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Bishop lukewarm on farm bill
by TOM BUSSELBERG
Feb 05, 2014 | 1072 views | 0 0 comments | 6 6 recommendations | email to a friend | print

WASHINGTON, D.C. - Even as it looked very likely that the Senate would give its stamp of approval to the Farm Bill early this week, Rep. Rob Bishop could be characterized as lukewarm on the bill.

“There are still parts of it of which I am not happy,” he said. “It seems every time it came back for consideration it became a little bit worse.”

He is glad that it provides funding for Payments in Lieu of Taxes (PILT). Utah counties receive more from that source than any state except California. That includes Davis County, which received just over $64,000 last year.

It receives one of the lowest figures because it is the smallest county in terms of land area in Utah.

Even so, Davis County Commissioners threw their support strongly behind continuation of the program, recently passing a resolution emphasizing that.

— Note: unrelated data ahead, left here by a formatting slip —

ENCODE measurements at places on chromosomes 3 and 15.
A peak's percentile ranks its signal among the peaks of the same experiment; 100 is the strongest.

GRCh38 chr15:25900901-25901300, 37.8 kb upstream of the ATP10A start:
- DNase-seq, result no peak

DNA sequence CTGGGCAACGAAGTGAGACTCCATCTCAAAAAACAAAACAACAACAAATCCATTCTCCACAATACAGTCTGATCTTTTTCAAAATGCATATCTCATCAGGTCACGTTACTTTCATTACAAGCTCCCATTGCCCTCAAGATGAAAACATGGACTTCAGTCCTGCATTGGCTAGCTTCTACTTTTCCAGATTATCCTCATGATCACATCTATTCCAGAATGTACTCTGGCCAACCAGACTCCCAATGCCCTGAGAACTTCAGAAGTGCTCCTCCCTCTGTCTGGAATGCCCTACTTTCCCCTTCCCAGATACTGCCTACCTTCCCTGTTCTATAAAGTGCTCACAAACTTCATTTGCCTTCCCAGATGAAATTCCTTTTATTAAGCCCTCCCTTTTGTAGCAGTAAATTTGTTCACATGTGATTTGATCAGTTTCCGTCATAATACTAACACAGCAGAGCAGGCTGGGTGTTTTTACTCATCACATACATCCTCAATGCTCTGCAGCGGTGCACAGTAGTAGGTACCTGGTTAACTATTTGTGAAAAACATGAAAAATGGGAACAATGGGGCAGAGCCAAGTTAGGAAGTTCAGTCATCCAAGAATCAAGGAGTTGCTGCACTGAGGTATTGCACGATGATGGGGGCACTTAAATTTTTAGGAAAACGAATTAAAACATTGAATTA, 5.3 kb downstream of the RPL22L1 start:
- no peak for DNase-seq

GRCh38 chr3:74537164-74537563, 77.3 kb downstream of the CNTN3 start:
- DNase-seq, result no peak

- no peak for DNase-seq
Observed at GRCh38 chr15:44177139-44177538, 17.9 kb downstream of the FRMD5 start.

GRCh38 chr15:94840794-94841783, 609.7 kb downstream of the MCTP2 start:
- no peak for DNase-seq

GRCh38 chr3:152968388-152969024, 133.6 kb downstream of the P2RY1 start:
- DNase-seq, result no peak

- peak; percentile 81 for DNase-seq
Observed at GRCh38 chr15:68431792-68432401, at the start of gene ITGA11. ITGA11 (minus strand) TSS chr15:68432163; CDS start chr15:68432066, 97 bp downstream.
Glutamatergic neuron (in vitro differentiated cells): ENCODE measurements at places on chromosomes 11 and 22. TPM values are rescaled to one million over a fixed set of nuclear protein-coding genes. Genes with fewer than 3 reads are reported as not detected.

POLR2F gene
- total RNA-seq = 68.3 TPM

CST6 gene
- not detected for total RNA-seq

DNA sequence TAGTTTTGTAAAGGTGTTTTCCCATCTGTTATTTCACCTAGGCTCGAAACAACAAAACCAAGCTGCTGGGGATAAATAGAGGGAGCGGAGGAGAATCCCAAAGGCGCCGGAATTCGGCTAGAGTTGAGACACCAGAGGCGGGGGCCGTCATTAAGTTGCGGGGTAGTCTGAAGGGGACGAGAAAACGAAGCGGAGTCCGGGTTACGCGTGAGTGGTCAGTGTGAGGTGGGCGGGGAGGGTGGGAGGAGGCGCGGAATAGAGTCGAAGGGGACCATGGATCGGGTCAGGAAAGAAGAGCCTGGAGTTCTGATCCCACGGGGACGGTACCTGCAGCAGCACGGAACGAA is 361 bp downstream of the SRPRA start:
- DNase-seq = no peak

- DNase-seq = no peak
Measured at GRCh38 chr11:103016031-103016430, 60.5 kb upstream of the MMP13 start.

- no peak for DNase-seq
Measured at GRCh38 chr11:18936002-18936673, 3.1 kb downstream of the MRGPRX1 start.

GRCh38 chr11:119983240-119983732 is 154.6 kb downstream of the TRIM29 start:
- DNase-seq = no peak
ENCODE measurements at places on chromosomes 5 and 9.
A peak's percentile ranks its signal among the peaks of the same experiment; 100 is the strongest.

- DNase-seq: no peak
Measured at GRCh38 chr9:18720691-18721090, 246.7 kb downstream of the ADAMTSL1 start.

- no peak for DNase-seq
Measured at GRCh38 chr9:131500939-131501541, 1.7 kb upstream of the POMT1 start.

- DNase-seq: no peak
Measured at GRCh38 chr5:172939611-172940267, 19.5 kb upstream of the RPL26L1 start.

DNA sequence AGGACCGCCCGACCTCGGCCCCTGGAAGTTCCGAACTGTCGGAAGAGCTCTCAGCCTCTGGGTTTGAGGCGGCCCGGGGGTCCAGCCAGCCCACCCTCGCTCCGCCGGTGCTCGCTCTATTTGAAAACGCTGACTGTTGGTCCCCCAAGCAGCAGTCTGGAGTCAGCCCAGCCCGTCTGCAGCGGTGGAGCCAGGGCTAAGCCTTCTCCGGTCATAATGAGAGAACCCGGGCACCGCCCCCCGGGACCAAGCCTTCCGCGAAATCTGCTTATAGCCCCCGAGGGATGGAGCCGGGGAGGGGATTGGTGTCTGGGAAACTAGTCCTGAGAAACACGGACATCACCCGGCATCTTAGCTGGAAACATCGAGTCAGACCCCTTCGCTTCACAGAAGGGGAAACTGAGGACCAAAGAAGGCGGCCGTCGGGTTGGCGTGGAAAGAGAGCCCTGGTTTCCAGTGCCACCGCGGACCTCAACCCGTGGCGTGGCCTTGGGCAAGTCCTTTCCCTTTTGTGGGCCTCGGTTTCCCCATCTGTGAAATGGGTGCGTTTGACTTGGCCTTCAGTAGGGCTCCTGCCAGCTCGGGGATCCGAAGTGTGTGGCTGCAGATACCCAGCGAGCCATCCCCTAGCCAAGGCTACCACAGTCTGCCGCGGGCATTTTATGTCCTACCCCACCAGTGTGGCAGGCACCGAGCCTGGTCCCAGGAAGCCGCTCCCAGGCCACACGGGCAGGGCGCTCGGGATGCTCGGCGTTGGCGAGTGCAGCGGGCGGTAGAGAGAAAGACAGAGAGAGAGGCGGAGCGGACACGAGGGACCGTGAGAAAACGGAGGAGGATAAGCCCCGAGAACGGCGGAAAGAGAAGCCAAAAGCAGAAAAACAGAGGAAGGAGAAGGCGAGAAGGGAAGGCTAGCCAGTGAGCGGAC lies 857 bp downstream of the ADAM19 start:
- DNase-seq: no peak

“The fact PILT was included became the tipping point” in Bishop’s support, he said, adding, “This became the only vehicle that was viable.”

He emphasized that a more stable funding source must be found for PILT, rather than shifting it around to get sufficient funding.

“I would like to work for a long term solution,” Bishop emphasized. “Back in 2008, this program was taken out of the appropriations process.”

It doesn’t work well the way it’s currently handled, he said.

“This year the only savings we could find was in the Farm Bill. This is a bad system. I want to put it back in appropriations.

“We need to find a permanent source of funding, at least allow it be considered in overall appropriations so we don’t have to play games,” Bishop said.

He may propose PILT-related legislation, but probably not during this session, Bishop said.

 “I thought we could’ve done much better for them and by them,” Bishop said referring to help for farmers and ranchers through the Farm Bill.

 Among aspects in the Farm Bill, it repeals direct payments and strengthens risk management tools; strengthens the crop insurance program; funds specialty crop industry priorities; reauthorizes the U.S. sugar policy at zero cost to the taxpayer; strengthens and consolidates conservation programs to save $6 billion over the next decade. 

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